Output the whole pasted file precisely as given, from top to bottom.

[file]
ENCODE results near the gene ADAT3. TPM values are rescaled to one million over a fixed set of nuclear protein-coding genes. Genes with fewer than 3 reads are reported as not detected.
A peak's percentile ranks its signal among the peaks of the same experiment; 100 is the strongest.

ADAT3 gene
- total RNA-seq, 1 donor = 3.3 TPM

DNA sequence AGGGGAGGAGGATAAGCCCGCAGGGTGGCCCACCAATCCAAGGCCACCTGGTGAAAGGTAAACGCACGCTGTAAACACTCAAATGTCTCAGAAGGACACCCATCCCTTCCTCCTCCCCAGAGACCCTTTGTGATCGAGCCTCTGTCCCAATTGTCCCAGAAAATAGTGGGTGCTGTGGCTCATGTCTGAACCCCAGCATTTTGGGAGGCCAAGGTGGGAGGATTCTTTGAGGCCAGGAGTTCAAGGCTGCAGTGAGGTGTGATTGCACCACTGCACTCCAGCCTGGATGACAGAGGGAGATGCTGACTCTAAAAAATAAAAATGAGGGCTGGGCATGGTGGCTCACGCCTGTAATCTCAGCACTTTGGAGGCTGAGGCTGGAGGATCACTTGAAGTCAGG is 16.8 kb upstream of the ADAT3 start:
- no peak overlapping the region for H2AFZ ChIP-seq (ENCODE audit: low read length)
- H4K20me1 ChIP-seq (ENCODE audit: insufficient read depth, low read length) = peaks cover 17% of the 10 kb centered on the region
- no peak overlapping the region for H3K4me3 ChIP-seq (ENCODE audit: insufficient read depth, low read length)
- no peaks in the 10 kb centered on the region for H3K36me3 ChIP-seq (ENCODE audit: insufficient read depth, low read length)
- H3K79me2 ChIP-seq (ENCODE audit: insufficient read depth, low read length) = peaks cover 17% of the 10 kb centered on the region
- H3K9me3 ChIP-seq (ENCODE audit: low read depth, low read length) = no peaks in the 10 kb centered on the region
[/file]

ENCODE results near the gene ADAT3. TPM values are rescaled to one million over a fixed set of nuclear protein-coding genes. Genes with fewer than 3 reads are reported as not detected.
A peak's percentile ranks its signal among the peaks of the same experiment; 100 is the strongest.

ADAT3 gene
- total RNA-seq, 1 donor = 3.3 TPM

DNA sequence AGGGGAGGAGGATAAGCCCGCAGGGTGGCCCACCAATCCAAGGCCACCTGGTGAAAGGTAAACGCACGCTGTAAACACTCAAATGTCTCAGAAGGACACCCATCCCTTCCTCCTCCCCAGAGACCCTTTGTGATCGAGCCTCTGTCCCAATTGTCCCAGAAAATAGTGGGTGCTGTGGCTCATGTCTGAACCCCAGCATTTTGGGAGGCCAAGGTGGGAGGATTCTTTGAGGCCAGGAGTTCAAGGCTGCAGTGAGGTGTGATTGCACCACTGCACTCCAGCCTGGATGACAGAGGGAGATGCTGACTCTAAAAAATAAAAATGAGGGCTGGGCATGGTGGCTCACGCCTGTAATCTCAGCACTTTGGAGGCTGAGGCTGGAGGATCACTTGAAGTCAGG is 16.8 kb upstream of the ADAT3 start:
- no peak overlapping the region for H2AFZ ChIP-seq (ENCODE audit: low read length)
- H4K20me1 ChIP-seq (ENCODE audit: insufficient read depth, low read length) = peaks cover 17% of the 10 kb centered on the region
- no peak overlapping the region for H3K4me3 ChIP-seq (ENCODE audit: insufficient read depth, low read length)
- no peaks in the 10 kb centered on the region for H3K36me3 ChIP-seq (ENCODE audit: insufficient read depth, low read length)
- H3K79me2 ChIP-seq (ENCODE audit: insufficient read depth, low read length) = peaks cover 17% of the 10 kb centered on the region
- H3K9me3 ChIP-seq (ENCODE audit: low read depth, low read length) = no peaks in the 10 kb centered on the region